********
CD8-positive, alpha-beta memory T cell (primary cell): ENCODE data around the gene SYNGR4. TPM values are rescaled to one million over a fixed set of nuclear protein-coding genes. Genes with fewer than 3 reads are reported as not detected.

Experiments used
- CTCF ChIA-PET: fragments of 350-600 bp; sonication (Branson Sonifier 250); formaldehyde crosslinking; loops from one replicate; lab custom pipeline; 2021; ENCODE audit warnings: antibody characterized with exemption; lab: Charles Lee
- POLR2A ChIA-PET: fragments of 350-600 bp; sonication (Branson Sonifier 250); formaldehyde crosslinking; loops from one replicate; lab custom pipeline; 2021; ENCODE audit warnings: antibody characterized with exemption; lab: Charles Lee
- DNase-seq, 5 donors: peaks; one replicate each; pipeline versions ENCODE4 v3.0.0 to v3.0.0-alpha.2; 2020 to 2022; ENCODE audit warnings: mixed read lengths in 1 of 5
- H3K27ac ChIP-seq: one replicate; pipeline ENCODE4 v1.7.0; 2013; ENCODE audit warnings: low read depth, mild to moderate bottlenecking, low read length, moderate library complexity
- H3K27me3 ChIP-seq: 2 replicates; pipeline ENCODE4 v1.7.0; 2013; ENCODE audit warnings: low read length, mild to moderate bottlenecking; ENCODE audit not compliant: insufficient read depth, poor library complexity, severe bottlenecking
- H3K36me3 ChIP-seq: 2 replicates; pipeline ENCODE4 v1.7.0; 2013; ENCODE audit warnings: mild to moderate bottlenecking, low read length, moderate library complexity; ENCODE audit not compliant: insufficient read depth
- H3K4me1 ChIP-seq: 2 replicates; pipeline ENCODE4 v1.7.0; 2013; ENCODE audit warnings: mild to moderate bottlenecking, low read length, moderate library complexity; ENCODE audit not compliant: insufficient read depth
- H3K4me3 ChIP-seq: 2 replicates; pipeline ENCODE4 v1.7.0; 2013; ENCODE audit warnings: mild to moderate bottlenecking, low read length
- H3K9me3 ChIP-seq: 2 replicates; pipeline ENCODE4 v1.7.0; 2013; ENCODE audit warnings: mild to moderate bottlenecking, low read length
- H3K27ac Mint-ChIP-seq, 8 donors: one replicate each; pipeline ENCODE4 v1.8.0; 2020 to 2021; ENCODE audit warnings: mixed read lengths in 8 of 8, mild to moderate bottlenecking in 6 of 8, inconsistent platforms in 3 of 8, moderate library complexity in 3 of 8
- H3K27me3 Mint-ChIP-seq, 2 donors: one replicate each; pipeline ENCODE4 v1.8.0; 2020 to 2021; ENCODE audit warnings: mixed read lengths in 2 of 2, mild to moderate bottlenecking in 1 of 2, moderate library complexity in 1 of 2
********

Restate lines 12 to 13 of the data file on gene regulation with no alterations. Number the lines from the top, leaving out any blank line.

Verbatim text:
- H3K27ac Mint-ChIP-seq, 8 donors: one replicate each; pipeline ENCODE4 v1.8.0; 2020 to 2021; ENCODE audit warnings: mixed read lengths in 8 of 8, mild to moderate bottlenecking in 6 of 8, inconsistent platforms in 3 of 8, moderate library complexity in 3 of 8
- H3K27me3 Mint-ChIP-seq, 2 donors: one replicate each; pipeline ENCODE4 v1.8.0; 2020 to 2021; ENCODE audit warnings: mixed read lengths in 2 of 2, mild to moderate bottlenecking in 1 of 2, moderate library complexity in 1 of 2